Tuesday, June 11, 2013

One more shot at the mile: McMullen Mile

Admittedly, my track prep for the mile has been probably one of the worst build-ups ever. I think I missed at least one workout a week. To be honest, I didn't care. My big road races (10 mile and 10k) of the spring went so well, that the mile seemed more like an afterthought. Maybe I was letting go of some of my type A personality: I didn't have to be rigid.
I did have some good track workouts. I've been able to consistently run 200s in 40 seconds, and 400s in  84, with a lot more ease than last year. That was a big improvement. But I also have done a lot of traveling. We went to NYC for Memorial weekend to visit family. Last weekend I was in Baltimore for a work conference. All of this meant that not all runs fit into the schedule. Letting go? Loosening up? Prioritizing? You be the judge.
In non running related news, my dissertation proposal passed last month! If you don't remember, last year, I hit some stumbling blocks trying to come up with a dissertation topic. I held onto the mantra "not in vain" - that all of the work would eventually pay off. After a year of hitting the books really hard and working with my committee, the proposal passed. It was a big milestone - it makes me now ABD (All But Dissertation). There are no other official benchmarks in the doctoral program until the dissertation passed and ABD turns into Ph.D. Needless to say, I had worked my butt off to get that, and that victory mattered more than any running one.
The weather in Rochester (yes, I'm home in Rochester visiting my parents - more traveling!) has been rather iffy. Granted, the much cooler temperatures have been a warm welcome after last week's 90 degree days, but the rain I could do without. Now, I have been fairly blessed in terms of race weather conditions. Sometimes it has been cold or windy or even a little rain, but I've never really raced in pouring weather. It was time for me to get what was coming to me. You pay your dues, right? I've had beautiful marathon weather - time to get drenched.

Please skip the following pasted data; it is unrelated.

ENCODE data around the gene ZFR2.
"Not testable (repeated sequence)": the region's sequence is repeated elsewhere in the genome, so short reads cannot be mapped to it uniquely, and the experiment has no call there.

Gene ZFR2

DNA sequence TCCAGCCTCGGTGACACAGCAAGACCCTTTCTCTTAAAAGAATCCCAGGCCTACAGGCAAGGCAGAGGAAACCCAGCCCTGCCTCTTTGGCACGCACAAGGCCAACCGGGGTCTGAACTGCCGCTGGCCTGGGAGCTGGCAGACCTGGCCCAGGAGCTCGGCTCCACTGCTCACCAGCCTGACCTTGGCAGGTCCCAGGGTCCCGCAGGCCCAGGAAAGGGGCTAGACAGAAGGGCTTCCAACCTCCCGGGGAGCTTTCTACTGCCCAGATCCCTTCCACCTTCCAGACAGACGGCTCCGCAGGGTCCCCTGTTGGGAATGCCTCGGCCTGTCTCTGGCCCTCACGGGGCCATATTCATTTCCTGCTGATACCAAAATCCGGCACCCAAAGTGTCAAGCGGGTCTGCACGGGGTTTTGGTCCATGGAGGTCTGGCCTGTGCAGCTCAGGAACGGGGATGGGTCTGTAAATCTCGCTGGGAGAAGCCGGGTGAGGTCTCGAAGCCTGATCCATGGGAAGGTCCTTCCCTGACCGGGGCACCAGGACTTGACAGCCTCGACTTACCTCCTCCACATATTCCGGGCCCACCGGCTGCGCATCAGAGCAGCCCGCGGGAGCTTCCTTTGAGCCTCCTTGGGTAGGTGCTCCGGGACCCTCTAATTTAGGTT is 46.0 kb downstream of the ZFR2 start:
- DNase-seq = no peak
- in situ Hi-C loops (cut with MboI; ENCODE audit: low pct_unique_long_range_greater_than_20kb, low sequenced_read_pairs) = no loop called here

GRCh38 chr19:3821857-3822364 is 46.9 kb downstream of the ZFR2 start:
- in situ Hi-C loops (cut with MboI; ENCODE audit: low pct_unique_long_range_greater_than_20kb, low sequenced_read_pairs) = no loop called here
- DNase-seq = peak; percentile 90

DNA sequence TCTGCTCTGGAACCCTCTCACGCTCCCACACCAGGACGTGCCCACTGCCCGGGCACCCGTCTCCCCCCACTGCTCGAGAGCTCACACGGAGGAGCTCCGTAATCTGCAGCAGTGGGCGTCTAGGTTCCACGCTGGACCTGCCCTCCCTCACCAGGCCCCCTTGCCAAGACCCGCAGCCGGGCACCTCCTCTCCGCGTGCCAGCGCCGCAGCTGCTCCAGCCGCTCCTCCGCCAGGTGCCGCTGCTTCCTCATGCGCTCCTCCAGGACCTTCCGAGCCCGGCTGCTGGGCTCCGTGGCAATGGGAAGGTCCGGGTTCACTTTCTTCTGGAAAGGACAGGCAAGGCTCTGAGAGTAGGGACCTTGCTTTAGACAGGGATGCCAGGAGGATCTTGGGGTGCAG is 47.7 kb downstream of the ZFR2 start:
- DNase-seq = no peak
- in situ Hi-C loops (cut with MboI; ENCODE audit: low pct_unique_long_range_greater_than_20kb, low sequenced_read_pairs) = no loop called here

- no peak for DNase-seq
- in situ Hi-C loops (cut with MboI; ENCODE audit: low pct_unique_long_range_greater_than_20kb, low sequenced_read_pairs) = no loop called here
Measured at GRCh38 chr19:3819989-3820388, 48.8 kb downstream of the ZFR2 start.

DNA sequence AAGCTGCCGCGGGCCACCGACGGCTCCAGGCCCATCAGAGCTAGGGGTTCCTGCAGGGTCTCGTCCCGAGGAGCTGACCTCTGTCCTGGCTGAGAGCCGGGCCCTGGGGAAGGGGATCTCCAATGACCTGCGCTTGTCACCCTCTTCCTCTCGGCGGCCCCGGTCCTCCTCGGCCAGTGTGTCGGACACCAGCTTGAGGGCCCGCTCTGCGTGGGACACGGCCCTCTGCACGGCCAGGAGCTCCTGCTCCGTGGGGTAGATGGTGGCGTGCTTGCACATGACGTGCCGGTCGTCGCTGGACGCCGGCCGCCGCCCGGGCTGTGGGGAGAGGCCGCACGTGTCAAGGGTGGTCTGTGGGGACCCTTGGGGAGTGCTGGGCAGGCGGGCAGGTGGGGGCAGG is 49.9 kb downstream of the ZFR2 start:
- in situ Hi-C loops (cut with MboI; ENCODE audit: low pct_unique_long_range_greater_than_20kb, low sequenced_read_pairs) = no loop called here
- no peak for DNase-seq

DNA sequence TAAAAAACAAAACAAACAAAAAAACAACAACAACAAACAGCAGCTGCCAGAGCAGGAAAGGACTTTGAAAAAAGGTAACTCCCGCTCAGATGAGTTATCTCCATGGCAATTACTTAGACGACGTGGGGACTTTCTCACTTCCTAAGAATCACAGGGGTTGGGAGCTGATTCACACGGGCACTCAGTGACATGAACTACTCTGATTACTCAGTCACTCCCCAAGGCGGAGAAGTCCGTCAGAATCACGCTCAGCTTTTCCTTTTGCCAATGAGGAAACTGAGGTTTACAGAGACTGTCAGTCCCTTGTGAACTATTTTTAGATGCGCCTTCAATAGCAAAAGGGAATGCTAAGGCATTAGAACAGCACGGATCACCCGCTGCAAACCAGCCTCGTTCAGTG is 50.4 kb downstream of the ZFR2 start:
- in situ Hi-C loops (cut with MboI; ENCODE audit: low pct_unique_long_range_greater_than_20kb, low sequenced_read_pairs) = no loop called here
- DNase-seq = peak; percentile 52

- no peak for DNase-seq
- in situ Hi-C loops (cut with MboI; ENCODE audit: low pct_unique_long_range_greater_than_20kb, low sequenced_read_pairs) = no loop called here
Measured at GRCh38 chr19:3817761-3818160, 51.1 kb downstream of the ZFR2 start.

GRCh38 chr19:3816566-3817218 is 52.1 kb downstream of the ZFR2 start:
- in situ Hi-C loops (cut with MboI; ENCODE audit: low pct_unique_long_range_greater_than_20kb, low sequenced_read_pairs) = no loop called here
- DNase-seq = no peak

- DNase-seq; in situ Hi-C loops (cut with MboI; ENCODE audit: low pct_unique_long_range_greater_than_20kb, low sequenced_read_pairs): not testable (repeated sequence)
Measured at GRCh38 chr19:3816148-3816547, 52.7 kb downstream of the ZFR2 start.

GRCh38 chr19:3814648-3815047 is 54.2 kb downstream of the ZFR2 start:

In a nutshell, it was a steeplechase. Huge puddles were all around the track. I lined up in the elite heat (sub 6) for women, threw my goals for the PR our the window, and was ready to go. And we were off in the rain. Lap 1: 1:28 - most of the girls were way ahead of me, and I was just trying to hang on. Feet were already drenched, and I was debated getting closer to lane 2 where it was less puddly. Lap 2: 2:56 or 8 - I'll really have to dig in, but can I? 4:28 for Lap 3 and I am feeling so over this. I finished in 5:59, just under the 6:00 heat, and happy to be done. With the warm up and cool down for the race, I totalled 8.5 miles for the day. Bring on the (gluten-free) beer!
So what I can I take away from all of this? Lessons learned (from the professor):

  • I am not a miler and I knew that going into this. But it is still a good experiment to try that shorter distance stuff.
  • These track races were not goal races. My big races of the 10k and 10 mile of the spring were the big ones. This was just - gravy? Another opportunity to get some racing?
  • Consistent training leads to better racing. I admittedly slacked off in the past month. It had been a challenging semester and I needed something to give. Normally, I am consistent as anything and it pays off.
  • But is it really slacking off? I'm starting to think it was a lesson in letting go. Not all races are perfect, and nor should they be. I had a banner season - I had ran 39:28 for the 10k and 1:05:52 for 10 miles. Those are great. We don't get it all, and I will take what I worked for.
And now it's time for just fun runs. No schedule - just enjoying the game for what it is.
And that's why we all got into it, right?

1 comment:

  1. There certainly have a lot to do when ABD comes, and your right that passing the degree can really be a milestone to anyone. And it is good that you can work hard with your phd dissertations even though you have a lot of things to do. Time management can really be a thing that a lot of people who are writing their academic paper needs.